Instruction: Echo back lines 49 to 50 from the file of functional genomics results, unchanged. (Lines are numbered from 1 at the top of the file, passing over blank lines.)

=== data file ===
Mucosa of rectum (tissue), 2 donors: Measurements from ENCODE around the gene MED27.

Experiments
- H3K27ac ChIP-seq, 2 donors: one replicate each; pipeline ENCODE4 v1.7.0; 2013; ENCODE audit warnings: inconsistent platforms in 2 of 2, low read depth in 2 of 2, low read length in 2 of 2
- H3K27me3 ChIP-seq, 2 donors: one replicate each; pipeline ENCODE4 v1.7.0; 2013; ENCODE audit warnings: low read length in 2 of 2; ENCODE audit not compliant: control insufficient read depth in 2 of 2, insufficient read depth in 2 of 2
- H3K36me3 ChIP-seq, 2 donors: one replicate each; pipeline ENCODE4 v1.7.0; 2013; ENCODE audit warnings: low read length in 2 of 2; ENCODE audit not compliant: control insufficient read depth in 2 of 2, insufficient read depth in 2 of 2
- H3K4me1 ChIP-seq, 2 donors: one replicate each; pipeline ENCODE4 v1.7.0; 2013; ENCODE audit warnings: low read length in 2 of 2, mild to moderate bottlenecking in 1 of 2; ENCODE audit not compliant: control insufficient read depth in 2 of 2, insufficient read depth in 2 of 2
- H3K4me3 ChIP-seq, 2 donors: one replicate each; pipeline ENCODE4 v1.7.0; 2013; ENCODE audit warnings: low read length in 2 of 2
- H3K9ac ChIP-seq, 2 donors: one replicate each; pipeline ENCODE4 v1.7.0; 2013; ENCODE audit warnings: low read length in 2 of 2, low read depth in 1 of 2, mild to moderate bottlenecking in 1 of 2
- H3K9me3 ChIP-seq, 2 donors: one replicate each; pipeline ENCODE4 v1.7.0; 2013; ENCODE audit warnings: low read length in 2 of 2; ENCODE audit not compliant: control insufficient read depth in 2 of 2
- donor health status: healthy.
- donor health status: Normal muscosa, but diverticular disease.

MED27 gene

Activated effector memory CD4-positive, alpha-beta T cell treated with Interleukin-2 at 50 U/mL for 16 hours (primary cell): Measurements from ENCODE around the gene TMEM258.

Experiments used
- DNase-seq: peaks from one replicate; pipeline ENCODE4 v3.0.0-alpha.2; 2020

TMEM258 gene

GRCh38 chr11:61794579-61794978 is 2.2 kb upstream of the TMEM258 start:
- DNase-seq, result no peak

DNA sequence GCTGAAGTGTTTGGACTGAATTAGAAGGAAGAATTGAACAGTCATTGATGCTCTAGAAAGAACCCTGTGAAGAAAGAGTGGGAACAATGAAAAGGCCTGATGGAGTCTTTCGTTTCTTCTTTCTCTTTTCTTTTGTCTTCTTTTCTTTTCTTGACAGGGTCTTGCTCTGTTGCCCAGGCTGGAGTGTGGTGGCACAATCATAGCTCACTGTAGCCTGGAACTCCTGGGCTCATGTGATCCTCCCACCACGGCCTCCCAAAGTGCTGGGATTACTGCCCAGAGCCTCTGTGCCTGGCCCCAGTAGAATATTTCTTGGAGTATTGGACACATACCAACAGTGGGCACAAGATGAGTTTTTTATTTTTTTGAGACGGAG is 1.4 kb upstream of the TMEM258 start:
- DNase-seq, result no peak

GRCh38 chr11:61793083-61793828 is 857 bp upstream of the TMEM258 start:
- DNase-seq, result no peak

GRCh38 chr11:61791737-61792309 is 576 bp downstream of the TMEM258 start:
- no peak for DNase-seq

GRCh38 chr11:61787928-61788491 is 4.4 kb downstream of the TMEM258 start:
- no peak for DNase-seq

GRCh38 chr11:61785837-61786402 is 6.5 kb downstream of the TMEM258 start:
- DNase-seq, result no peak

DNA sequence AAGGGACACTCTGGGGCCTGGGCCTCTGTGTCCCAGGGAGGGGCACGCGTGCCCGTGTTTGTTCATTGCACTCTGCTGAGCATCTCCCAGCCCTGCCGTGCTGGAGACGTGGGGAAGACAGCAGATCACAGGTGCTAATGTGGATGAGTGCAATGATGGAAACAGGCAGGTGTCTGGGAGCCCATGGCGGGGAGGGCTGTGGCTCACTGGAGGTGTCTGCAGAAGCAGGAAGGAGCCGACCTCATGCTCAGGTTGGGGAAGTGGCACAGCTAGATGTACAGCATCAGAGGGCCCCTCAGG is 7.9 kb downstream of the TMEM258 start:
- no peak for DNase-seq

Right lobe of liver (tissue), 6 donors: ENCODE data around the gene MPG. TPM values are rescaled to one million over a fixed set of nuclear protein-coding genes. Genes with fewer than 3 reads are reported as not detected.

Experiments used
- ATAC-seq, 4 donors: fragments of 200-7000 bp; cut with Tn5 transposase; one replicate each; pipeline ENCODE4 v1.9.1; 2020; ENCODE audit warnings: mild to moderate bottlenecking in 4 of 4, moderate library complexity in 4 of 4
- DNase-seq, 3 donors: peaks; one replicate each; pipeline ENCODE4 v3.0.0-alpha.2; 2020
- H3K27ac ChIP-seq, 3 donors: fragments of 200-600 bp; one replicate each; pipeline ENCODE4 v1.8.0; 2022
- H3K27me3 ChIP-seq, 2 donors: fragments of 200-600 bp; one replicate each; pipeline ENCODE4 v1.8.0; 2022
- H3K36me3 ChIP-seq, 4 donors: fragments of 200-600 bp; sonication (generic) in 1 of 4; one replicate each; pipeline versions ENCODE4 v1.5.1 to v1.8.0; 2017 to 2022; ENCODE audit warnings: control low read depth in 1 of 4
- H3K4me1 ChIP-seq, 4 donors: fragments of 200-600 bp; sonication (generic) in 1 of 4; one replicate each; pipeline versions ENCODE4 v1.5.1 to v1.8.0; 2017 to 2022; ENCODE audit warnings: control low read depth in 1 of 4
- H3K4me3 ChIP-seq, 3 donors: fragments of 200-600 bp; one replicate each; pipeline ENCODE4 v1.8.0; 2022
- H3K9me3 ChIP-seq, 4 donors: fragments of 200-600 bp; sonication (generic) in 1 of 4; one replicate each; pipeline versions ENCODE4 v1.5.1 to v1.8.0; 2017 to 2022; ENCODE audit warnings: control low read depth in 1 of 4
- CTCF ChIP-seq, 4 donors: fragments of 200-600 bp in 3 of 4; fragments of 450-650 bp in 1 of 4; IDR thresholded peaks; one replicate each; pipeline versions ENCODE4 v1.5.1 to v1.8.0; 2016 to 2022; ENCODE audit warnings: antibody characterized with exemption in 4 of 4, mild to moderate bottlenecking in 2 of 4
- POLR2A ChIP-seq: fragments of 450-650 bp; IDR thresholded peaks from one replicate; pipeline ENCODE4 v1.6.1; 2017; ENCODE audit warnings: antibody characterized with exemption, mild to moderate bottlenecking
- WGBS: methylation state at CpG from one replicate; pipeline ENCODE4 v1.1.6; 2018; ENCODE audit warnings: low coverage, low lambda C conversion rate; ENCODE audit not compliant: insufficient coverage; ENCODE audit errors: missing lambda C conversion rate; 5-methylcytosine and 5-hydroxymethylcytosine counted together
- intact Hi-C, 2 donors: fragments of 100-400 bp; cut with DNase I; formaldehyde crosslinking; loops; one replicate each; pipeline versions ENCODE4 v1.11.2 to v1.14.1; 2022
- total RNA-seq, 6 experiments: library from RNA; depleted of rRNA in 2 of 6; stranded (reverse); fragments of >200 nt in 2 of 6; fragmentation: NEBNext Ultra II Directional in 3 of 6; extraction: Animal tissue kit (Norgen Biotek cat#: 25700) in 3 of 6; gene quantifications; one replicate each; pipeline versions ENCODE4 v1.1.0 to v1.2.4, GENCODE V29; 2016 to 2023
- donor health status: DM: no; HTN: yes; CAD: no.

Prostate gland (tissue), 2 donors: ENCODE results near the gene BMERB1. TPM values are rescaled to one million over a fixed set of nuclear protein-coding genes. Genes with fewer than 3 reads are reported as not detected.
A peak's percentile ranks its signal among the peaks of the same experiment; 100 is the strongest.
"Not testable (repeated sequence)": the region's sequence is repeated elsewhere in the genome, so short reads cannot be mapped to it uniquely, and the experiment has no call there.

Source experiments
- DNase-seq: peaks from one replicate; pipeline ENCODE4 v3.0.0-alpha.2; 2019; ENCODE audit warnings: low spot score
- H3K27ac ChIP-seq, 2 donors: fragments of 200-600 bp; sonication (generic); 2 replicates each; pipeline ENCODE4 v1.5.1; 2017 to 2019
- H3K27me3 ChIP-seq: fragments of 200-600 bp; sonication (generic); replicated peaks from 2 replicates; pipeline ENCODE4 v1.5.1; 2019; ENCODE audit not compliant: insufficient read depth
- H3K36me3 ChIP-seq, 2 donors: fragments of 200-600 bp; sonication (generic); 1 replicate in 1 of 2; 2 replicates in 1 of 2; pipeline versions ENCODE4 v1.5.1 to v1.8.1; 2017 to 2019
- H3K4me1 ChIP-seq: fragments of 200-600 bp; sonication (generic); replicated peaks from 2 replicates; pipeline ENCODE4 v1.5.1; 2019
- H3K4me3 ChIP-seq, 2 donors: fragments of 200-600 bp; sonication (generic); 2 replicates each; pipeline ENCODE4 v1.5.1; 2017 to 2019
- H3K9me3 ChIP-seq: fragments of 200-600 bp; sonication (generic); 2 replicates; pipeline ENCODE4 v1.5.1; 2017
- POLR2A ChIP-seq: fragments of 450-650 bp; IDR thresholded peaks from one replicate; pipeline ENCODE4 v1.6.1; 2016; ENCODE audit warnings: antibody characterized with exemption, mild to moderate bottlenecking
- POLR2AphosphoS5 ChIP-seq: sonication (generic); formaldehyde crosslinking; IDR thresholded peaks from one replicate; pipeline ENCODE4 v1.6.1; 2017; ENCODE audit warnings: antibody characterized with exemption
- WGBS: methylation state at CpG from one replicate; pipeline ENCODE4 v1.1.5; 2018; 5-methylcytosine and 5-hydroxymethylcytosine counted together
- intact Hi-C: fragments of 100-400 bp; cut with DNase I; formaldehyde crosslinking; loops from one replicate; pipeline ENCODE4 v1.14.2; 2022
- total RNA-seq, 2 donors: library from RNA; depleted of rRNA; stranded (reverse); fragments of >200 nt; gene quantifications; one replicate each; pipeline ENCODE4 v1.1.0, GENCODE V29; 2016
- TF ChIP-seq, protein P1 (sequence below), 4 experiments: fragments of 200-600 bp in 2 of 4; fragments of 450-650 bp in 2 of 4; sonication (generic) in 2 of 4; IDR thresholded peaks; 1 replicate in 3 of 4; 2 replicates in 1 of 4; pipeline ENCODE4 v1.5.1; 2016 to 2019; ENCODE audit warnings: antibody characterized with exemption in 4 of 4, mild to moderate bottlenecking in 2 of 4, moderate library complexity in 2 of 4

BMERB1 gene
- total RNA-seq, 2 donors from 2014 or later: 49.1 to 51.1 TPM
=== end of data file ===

"Not testable (repeated sequence)": the region's sequence is repeated elsewhere in the genome, so short reads cannot be mapped to it uniquely, and the experiment has no call there.

Source experiments